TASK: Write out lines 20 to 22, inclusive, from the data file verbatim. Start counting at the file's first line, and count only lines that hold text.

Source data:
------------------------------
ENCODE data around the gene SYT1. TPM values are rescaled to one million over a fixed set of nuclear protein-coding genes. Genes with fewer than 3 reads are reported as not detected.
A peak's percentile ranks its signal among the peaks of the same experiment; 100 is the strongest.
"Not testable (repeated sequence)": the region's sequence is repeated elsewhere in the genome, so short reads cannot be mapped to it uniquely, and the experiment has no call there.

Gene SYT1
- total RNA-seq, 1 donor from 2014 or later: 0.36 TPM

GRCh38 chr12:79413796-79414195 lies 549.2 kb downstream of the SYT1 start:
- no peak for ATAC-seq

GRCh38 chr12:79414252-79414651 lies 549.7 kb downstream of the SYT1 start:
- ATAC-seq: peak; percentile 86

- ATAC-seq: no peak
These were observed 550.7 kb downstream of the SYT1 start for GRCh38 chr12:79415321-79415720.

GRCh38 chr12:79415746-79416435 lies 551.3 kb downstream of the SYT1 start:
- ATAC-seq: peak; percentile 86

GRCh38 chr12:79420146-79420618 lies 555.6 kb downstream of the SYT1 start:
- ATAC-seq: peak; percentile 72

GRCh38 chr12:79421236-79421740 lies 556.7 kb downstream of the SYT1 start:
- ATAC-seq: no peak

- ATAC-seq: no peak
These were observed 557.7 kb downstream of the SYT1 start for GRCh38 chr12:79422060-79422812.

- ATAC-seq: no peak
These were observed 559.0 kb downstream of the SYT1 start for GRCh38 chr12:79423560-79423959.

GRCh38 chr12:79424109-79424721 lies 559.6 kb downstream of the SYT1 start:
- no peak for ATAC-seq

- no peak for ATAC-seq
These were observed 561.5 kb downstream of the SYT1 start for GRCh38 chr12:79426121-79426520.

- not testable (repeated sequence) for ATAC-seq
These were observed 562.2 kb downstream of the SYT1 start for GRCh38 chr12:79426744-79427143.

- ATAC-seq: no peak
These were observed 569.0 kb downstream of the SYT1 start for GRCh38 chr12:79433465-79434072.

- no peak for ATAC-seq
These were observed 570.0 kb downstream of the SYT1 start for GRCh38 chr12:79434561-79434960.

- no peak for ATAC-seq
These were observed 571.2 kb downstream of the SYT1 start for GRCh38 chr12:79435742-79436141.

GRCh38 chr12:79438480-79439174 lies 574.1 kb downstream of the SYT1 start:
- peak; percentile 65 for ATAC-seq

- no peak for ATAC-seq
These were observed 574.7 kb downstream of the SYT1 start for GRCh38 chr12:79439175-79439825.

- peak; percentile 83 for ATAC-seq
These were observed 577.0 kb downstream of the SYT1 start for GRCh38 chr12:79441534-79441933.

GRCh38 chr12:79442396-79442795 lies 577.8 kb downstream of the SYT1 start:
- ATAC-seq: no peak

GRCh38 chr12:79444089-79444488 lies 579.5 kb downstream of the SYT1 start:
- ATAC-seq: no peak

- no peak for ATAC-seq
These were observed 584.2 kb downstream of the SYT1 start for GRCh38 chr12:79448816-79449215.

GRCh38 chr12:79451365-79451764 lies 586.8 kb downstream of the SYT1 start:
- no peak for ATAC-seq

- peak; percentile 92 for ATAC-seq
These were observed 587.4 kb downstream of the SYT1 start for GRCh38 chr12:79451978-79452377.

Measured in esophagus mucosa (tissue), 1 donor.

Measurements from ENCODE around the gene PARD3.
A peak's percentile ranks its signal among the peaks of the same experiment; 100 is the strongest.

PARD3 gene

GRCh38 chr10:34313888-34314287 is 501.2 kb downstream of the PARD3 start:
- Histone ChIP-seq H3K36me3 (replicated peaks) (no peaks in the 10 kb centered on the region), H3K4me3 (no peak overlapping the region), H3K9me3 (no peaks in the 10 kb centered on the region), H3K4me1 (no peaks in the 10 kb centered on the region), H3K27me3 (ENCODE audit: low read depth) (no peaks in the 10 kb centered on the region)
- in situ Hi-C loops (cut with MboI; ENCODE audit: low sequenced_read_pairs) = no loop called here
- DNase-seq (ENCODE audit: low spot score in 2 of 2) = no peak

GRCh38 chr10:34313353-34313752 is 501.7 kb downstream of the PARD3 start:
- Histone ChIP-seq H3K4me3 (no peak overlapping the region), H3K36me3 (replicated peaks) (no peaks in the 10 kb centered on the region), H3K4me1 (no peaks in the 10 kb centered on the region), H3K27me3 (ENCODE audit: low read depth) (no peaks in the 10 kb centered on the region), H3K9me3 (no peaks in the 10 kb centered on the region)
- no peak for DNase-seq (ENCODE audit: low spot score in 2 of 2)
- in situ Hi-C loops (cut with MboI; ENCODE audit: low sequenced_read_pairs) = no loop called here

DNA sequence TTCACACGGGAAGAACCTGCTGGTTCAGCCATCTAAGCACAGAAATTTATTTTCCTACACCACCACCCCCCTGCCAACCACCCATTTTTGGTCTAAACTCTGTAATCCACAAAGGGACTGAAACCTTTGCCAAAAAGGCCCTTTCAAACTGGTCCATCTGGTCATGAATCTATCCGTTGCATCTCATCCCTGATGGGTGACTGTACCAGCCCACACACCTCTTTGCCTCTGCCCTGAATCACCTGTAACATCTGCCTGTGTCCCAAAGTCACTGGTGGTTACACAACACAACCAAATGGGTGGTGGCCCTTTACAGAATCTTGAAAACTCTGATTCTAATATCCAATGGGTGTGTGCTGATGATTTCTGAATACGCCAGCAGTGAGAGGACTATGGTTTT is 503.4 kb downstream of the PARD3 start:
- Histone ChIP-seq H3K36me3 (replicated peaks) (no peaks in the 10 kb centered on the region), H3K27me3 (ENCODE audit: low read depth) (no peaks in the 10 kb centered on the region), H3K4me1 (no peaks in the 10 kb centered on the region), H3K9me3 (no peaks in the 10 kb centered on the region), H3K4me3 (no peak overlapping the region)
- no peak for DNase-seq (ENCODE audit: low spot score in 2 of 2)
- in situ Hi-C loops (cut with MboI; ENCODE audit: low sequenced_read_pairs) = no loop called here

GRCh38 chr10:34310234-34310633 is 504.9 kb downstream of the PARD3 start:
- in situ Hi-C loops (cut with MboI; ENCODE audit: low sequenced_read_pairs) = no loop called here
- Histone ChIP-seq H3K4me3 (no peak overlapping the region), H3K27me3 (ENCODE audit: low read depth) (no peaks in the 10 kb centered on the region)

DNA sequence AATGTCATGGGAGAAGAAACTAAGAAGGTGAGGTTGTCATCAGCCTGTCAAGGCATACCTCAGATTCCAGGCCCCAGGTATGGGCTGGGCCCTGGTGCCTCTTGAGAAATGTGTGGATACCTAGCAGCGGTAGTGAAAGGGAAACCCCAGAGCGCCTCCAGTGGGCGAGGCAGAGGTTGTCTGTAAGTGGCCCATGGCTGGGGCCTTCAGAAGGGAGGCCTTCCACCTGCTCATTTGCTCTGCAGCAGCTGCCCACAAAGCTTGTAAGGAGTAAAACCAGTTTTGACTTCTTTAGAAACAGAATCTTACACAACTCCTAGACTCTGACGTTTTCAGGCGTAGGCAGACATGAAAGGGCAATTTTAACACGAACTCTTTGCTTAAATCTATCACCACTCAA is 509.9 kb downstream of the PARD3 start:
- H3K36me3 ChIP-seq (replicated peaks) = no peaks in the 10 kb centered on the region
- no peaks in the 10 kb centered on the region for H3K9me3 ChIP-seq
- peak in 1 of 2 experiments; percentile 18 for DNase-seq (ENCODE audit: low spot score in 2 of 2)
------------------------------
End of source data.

- ATAC-seq: no peak
These were observed 559.0 kb downstream of the SYT1 start for GRCh38 chr12:79423560-79423959.

GRCh38 chr12:79424109-79424721 lies 559.6 kb downstream of the SYT1 start: